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[SEAOC] Re: [SEAOC] Re: [SEAOC] Type M vs Type S mortar

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At 02:40 PM 9/4/96 +0500, Bill Sherman wrote:
>According to the 1993 "Masonry Designer's Guide" by The Masonry Society: "Do 
>not use a higher compressive strength mortar than necessary....Unless dictated 
>by the compressive strength requirement, avoid the selection of Type M mortar 
>over Type S mortar.  However, when masonry is in direct contact with soil, 
>e.g. in retaining walls, Type M mortar should be used regardless of strength 
>requirements."  
> 
>According to PCA IS278.01M, "Factors affecting Bond Strength of Masonry": 
>"...the finding that little or no increase in bond strength is achieved by the 
>use of Type M mortars as compared to Type S mortars".  
> 
>Type N mortar is considered better in Colorado's dry climate since it has 
>holds moisture better and doesn't dry out as quickly, although Type S can be 
>used.  Type M mortar is a harsher mortar.  Bond may be more important than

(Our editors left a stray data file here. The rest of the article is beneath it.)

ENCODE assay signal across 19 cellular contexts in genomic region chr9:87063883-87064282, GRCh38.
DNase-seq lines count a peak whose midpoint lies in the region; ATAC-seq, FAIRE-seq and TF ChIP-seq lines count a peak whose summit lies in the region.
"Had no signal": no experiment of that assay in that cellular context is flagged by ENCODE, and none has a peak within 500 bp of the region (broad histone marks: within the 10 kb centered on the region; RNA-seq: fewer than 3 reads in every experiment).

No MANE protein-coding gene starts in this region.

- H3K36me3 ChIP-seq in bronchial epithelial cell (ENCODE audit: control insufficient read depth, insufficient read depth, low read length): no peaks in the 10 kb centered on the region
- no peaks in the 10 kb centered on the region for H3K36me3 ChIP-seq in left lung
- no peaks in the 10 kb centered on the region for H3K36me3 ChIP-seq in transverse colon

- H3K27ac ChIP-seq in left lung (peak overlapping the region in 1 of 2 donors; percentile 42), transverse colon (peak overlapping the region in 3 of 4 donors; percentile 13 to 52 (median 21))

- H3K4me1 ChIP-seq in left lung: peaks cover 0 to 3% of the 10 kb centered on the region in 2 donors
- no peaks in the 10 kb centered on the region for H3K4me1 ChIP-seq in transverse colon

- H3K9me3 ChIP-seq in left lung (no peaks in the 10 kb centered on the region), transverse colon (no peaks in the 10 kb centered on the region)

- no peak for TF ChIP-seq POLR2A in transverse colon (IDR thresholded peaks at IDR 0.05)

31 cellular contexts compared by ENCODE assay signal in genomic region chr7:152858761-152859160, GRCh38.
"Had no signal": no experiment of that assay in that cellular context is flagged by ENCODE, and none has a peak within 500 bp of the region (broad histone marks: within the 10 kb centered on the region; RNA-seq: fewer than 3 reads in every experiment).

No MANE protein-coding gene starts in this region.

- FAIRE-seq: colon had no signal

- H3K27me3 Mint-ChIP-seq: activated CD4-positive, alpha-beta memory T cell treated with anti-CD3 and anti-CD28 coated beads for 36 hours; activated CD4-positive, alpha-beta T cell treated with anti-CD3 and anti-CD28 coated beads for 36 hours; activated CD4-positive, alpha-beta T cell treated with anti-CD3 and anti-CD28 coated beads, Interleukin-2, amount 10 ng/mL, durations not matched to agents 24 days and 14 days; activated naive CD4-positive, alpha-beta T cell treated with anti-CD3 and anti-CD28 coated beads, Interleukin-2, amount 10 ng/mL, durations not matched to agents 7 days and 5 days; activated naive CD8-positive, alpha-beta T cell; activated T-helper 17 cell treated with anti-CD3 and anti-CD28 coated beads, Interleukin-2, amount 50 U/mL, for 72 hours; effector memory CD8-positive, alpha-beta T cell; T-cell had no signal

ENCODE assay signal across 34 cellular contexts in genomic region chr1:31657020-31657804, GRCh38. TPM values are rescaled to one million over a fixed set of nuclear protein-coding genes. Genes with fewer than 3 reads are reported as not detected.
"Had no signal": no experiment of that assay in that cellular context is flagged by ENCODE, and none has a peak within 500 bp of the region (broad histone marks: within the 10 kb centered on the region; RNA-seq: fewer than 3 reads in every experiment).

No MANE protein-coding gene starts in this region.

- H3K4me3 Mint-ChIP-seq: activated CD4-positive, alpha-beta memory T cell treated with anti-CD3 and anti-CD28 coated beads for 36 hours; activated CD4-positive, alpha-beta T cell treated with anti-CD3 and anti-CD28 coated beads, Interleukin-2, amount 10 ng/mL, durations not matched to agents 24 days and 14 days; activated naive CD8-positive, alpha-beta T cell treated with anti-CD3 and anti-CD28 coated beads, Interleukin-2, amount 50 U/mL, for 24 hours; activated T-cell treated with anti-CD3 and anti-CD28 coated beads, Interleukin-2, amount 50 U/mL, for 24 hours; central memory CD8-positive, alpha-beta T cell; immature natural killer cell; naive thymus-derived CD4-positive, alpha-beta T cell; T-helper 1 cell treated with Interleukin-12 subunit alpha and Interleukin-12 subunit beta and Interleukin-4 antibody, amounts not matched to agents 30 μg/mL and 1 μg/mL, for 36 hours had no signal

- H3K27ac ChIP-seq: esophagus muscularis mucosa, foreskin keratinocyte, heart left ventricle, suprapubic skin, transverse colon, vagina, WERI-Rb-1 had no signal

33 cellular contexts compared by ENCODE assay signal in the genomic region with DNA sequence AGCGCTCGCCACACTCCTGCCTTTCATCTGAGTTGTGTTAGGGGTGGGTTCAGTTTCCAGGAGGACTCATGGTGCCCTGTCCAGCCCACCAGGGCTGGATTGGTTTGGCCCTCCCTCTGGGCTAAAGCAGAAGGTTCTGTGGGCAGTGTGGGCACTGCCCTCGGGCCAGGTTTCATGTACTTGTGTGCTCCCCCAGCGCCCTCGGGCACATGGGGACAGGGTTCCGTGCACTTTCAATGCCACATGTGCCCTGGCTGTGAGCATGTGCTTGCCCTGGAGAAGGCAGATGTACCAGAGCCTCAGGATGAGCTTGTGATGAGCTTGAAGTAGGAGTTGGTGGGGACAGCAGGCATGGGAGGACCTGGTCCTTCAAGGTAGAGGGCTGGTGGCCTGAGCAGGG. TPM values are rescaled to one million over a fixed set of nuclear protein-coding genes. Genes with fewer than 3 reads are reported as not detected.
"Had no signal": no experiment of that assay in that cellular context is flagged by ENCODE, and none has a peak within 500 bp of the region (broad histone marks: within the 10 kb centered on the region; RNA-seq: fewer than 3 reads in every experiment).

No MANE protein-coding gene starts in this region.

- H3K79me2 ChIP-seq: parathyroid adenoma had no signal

>compressive strength and if the mortar dries out, it may not bond well. 
> 
>I recommend specifying/ allowing Type S mortar for most structural 
>applications.  
>
>
>Date: 03 Sep 96 18:49:26
>From:"Mark Deardorff" <markedd(--nospam--at)ix.netcom.com>
>To: seaoc(--nospam--at)seaoc.org
>Subject: [SEAOC] Type M vs Type S mortar
>Reply-to: seaoc(--nospam--at)power.net
>X-Orcl-Application: Organization: Deardorff & Deardorff, Inc.
>X-Mailer: Forte Agent .99e/32.227
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>
>
>We routinely specify Type M mortar on jobs. No one has ever
>complained. 
>
>We recently completed drawings for a high school in Colorado. We used
>our standard specification for mortar and have received a request for
>change to Type S. The contractor must not see it often. But he *did*
>bid the job from plans that included the Type M spec. He will need to
>credit my client.
>
>Aside from strength what are the relative benefits of the two types of
>mortar?
>
>Thanks,
>
>Mark
>
>
>Mark E. Deardorff, SE
>Deardorff & Deardorff, Inc.
>San Diego, CA
>markedd(--nospam--at)ix.netcom.com


This has been an interesting thread, but quite frankly it is an office
discussion. Here in seismic zone 4, I have not inspected one building yet
that has been specified for type M mortar. All have been type S. Also,
frankly, all the compressive strength mortar cubes have broken at 4000-5000
psi. As all masonry projects are fully grouted and reinforced, all that
matters is prism testing on a periodic basis. Mortar is just a way to level
the blocks.
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